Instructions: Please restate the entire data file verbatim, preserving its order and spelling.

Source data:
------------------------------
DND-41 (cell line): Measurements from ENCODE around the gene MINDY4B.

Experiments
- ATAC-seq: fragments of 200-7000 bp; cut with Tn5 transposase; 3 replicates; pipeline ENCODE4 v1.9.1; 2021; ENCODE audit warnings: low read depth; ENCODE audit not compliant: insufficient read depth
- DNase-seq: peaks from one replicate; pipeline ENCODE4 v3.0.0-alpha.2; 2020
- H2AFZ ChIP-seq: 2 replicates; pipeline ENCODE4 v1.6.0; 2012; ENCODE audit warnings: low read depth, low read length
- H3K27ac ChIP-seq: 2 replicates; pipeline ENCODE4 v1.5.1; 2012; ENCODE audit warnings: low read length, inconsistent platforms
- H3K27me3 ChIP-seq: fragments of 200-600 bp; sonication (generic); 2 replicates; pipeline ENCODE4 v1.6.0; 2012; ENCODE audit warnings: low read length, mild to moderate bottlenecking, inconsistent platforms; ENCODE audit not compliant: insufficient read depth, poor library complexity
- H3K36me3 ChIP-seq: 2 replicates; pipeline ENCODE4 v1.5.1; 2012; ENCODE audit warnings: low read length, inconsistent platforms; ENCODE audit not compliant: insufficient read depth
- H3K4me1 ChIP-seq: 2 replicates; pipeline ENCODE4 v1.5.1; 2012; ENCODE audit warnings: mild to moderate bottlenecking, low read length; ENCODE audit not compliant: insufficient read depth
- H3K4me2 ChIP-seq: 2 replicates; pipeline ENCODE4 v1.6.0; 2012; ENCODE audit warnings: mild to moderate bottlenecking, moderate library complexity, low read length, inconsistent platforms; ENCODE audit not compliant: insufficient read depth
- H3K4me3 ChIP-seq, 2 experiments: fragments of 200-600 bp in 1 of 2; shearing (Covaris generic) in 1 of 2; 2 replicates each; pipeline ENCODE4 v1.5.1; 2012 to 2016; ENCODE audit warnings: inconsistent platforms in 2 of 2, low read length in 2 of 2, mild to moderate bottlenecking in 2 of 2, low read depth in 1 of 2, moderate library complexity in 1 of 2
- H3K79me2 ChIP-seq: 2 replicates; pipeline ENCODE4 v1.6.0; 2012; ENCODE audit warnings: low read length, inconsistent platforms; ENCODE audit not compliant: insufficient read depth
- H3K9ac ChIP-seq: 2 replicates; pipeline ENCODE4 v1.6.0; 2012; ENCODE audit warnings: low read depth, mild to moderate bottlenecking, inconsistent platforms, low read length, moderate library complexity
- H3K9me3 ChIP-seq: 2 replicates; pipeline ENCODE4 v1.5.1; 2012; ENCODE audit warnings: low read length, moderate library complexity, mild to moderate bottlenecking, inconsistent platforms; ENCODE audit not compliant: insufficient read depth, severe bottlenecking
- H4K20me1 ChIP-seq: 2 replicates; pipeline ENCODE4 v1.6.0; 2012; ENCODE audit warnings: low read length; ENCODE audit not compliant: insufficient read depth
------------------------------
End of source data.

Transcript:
DND-41 (cell line): Measurements from ENCODE around the gene MINDY4B.

Experiments
- ATAC-seq: fragments of 200-7000 bp; cut with Tn5 transposase; 3 replicates; pipeline ENCODE4 v1.9.1; 2021; ENCODE audit warnings: low read depth; ENCODE audit not compliant: insufficient read depth
- DNase-seq: peaks from one replicate; pipeline ENCODE4 v3.0.0-alpha.2; 2020
- H2AFZ ChIP-seq: 2 replicates; pipeline ENCODE4 v1.6.0; 2012; ENCODE audit warnings: low read depth, low read length
- H3K27ac ChIP-seq: 2 replicates; pipeline ENCODE4 v1.5.1; 2012; ENCODE audit warnings: low read length, inconsistent platforms
- H3K27me3 ChIP-seq: fragments of 200-600 bp; sonication (generic); 2 replicates; pipeline ENCODE4 v1.6.0; 2012; ENCODE audit warnings: low read length, mild to moderate bottlenecking, inconsistent platforms; ENCODE audit not compliant: insufficient read depth, poor library complexity
- H3K36me3 ChIP-seq: 2 replicates; pipeline ENCODE4 v1.5.1; 2012; ENCODE audit warnings: low read length, inconsistent platforms; ENCODE audit not compliant: insufficient read depth
- H3K4me1 ChIP-seq: 2 replicates; pipeline ENCODE4 v1.5.1; 2012; ENCODE audit warnings: mild to moderate bottlenecking, low read length; ENCODE audit not compliant: insufficient read depth
- H3K4me2 ChIP-seq: 2 replicates; pipeline ENCODE4 v1.6.0; 2012; ENCODE audit warnings: mild to moderate bottlenecking, moderate library complexity, low read length, inconsistent platforms; ENCODE audit not compliant: insufficient read depth
- H3K4me3 ChIP-seq, 2 experiments: fragments of 200-600 bp in 1 of 2; shearing (Covaris generic) in 1 of 2; 2 replicates each; pipeline ENCODE4 v1.5.1; 2012 to 2016; ENCODE audit warnings: inconsistent platforms in 2 of 2, low read length in 2 of 2, mild to moderate bottlenecking in 2 of 2, low read depth in 1 of 2, moderate library complexity in 1 of 2
- H3K79me2 ChIP-seq: 2 replicates; pipeline ENCODE4 v1.6.0; 2012; ENCODE audit warnings: low read length, inconsistent platforms; ENCODE audit not compliant: insufficient read depth
- H3K9ac ChIP-seq: 2 replicates; pipeline ENCODE4 v1.6.0; 2012; ENCODE audit warnings: low read depth, mild to moderate bottlenecking, inconsistent platforms, low read length, moderate library complexity
- H3K9me3 ChIP-seq: 2 replicates; pipeline ENCODE4 v1.5.1; 2012; ENCODE audit warnings: low read length, moderate library complexity, mild to moderate bottlenecking, inconsistent platforms; ENCODE audit not compliant: insufficient read depth, severe bottlenecking
- H4K20me1 ChIP-seq: 2 replicates; pipeline ENCODE4 v1.6.0; 2012; ENCODE audit warnings: low read length; ENCODE audit not compliant: insufficient read depth